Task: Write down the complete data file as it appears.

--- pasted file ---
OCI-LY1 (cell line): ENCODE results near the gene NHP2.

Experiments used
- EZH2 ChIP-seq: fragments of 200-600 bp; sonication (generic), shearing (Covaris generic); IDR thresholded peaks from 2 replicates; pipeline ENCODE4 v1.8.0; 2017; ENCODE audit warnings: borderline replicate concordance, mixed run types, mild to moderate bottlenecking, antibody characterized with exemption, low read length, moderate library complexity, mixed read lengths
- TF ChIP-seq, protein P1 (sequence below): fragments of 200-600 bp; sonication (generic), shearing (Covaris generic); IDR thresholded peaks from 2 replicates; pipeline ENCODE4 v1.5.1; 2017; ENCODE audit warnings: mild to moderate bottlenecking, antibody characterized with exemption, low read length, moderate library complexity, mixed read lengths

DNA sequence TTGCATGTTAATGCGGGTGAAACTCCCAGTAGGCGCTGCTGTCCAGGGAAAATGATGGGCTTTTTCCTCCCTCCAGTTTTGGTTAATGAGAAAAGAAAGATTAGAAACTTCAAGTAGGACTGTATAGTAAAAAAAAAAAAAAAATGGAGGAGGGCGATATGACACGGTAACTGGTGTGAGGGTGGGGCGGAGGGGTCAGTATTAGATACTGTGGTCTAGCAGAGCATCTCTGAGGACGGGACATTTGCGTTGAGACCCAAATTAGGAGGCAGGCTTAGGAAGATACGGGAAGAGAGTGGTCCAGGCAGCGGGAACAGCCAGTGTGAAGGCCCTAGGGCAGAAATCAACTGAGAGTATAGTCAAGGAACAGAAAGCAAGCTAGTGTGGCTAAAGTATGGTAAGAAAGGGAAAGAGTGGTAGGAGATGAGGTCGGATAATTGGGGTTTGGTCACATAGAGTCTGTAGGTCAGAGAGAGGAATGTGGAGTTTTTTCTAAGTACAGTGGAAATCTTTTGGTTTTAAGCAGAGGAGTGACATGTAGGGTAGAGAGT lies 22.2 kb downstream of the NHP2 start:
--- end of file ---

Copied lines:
OCI-LY1 (cell line): ENCODE results near the gene NHP2.

Experiments used
- EZH2 ChIP-seq: fragments of 200-600 bp; sonication (generic), shearing (Covaris generic); IDR thresholded peaks from 2 replicates; pipeline ENCODE4 v1.8.0; 2017; ENCODE audit warnings: borderline replicate concordance, mixed run types, mild to moderate bottlenecking, antibody characterized with exemption, low read length, moderate library complexity, mixed read lengths
- TF ChIP-seq, protein P1 (sequence below): fragments of 200-600 bp; sonication (generic), shearing (Covaris generic); IDR thresholded peaks from 2 replicates; pipeline ENCODE4 v1.5.1; 2017; ENCODE audit warnings: mild to moderate bottlenecking, antibody characterized with exemption, low read length, moderate library complexity, mixed read lengths

DNA sequence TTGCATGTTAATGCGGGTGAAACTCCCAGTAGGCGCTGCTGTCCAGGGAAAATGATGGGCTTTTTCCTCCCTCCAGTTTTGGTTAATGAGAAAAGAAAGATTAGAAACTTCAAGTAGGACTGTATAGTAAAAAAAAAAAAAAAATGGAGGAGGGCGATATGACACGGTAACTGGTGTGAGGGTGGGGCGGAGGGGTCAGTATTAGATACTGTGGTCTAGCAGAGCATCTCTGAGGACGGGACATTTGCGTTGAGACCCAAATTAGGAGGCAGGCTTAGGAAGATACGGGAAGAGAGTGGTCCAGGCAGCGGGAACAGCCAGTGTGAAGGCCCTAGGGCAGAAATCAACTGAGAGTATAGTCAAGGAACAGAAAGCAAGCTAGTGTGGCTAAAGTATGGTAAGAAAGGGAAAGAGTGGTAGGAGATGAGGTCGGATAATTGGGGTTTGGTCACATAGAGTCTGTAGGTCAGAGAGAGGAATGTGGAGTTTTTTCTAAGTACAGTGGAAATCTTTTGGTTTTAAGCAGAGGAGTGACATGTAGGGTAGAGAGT lies 22.2 kb downstream of the NHP2 start: